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How to create COVID-19 recovery in Latin America via sustainability efforts

11th June 2021

Authors: Maria Alejandra Gonzalez-Perez, Mahmoud Mohieldin, G. Tomas M. Hult, & Juan Velez-Ocampo

Traditionally, the Latin American and the Caribbean (LAC) region has exhibited diversities and complexities, but with shared elements throughout the LAC region. For instance, abundant examples exist of the region’s resilience and ability to resist, adapt to natural disasters, and overcome political, economic, and social crises.

The LAC region also has a long history of structural development challenges associated with institutional deficits, social inequalities, corruption, and financial debt. Recently, besides the coronavirus pandemic, the region has been affected by cumbersome challenges related to environmental degradation, climate change, and digital inequality. These structural problems provide a fragile platform to overcome the demands of the COVID-19 pandemic.

COVID-19 has represented a dreadful impact on the region. In addition to the tragic loss of more than 900,000 lives so far, there are endless effects via lost jobs, companies and family-owned businesses closing down, and a collapse in customer demand. Unfortunately, the impact of the COVID-19 crisis has had pronounced effects on the most vulnerable people and enterprises, which hinders a recovery to some level of normalcy. The drop in exports, falling commodity prices, disruption of global production and value chains, crash in demand for tourism, and lower demand for financial assets have affected the formal and informal economies and contributed to the strengthening of development difficulties and the creation of new development traps.

Some of the regional new development traps are related to the low productivity, incipient and deteriorating participation in nurturing global value creation, and the social vulnerability of a nascent middle class that is at risk of falling back to poverty. Already weak institutions cannot respond to citizens' demands. Additionally, environmental deterioration affected by the exploitation of natural resources and relaxed ecological regulations also explains the developing limits of the region.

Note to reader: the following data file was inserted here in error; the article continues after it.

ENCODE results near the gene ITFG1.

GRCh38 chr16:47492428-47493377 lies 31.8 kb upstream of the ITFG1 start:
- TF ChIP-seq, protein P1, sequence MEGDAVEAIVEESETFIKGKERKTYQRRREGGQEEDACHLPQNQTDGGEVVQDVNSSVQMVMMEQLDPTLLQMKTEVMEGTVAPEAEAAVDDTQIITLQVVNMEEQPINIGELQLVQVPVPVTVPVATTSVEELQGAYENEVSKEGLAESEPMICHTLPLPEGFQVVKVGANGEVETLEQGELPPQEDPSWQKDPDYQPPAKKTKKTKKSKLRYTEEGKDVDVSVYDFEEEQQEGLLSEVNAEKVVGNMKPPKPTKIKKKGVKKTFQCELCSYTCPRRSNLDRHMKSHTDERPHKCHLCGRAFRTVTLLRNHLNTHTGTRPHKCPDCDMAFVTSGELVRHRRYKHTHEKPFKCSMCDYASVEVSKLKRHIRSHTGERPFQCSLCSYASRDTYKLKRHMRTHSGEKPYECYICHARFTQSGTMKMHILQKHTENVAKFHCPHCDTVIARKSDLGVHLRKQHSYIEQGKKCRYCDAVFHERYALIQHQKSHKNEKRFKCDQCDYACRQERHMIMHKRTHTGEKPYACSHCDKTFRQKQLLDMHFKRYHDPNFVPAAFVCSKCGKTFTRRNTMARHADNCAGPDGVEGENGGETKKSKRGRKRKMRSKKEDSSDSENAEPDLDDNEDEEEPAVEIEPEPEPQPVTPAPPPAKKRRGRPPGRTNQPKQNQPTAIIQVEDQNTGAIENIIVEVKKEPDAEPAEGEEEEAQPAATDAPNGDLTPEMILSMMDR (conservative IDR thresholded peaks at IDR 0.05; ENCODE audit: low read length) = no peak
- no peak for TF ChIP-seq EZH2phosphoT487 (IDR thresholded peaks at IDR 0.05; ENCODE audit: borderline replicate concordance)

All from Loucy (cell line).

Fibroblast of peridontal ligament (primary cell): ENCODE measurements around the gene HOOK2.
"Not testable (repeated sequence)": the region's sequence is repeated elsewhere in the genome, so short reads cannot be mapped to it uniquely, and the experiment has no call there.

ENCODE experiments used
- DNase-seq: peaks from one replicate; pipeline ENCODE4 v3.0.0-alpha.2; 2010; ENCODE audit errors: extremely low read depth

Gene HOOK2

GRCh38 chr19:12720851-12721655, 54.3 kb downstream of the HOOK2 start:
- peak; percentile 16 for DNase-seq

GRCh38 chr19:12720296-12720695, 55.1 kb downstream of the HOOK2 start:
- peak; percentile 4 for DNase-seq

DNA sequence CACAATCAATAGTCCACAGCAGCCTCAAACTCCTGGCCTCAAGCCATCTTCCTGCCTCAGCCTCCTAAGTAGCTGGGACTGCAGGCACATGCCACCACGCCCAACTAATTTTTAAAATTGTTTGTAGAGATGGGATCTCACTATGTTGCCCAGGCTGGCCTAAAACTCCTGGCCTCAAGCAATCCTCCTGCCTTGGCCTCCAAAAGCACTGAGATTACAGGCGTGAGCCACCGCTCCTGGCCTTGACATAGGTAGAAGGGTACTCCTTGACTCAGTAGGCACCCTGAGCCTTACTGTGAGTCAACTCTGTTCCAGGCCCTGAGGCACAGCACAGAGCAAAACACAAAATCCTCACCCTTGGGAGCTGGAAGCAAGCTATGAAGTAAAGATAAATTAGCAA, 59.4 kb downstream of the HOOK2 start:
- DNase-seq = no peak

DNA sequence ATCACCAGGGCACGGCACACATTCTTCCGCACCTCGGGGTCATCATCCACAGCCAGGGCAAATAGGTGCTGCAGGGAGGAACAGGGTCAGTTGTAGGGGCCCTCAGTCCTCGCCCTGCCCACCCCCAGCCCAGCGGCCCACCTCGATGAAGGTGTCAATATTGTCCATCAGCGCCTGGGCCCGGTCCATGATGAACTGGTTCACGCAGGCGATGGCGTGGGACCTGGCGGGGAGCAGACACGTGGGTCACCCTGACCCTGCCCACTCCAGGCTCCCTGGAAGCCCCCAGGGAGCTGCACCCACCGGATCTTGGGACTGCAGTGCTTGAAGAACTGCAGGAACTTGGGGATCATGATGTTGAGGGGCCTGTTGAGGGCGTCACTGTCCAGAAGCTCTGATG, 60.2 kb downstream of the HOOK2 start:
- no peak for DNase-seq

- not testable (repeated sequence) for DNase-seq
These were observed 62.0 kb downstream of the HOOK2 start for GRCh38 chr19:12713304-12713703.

Deep inequality, several social problems, and political polarization have reduced the ability of local and national governments to respond to COVID-19 demands effectively. For instance, despite the joint efforts to reduce the digital divide and increase broadband availability, internet access is available for less than 50% of households, hindering remote working opportunities, telemedicine, and online education.

Another societal problem is related to the democracy distress stemming from increased nationalism and populist political polarization. Meanwhile, governments’ necessity to accelerate reactivation and continuity of business, protect the most vulnerable citizens and strengthen health systems push them to increase debt. These metrics, in essence, project a strong potential for a new debt crisis.

Considering the intersection of several crises in LAC countries that the COVID-19 pandemic worsened, we argue that a way to emerge prosperous and viable is a function of accelerating the United Nations 2030 development agenda and its 17 sustainable development goals (SDGs). This all-encompassing framework led us to three Sustainable Development Goals (SDG) and accompanying imperative engines that can contribute to the recovery in the LAC region.

  • Consolidating shorter impact-based regional value chains (SDGs 9, 12 and 17). This proposition implies the need (i) to develop more flexible, resilient, and shorter regional value chains, (ii) to reappraise participation in global value chains and find/develop new regional partners, and (iii) to create synergistic cooperation within the LAC region to develop new value chains.
  • Attracting sustainability-themed Foreign Direct Investment (FDI) (SDGs 8, 10 and 11). This requires strengthening and adhering to sustainable investment policies and regulations, and aligning inward FDI to the region's objectives. It demands a commitment of multiple stakeholders towards the implementation of sustainable inward FDI policies and practices.
  • Strengthening multilatinas and the LAC region’s private sector (SDGs 8, 9, 12 and 17). There is an opportunity to exploit multilatinas’ ability to operate under uncertain and turbulent conditions to urge regional economic recovery during and after COVID-19. An SDGs-based recovery could attain this by combining efforts of multiple stakeholders to support economic recovery based on sustainable practices.

 


Complete Reference: Gonzalez-Perez, Maria Alejandra; Mohieldin, Mahmoud, Hult, G. Tomas M.; & Velez-Ocampo, Juan (2021) COVID-19, sustainable development challenges of Latin America and the Caribbean, and the potential engines for an SDGs-based recovery. Management Research: Journal of the Iberoamerican Academy of Management. Doi: 10.1108/MRJIAM-12-2020-1119.

Read the published paper ‘COVID-19, sustainable development challenges of Latin America and the Caribbean, and the potential engines for an SDGs-based recovery’ by Maria Alejandra Gonzalez-Pere,; Mahmoud Mohieldin, G. Tomas M. Hult and Juan Velez-Ocampo, on which this blog post is based.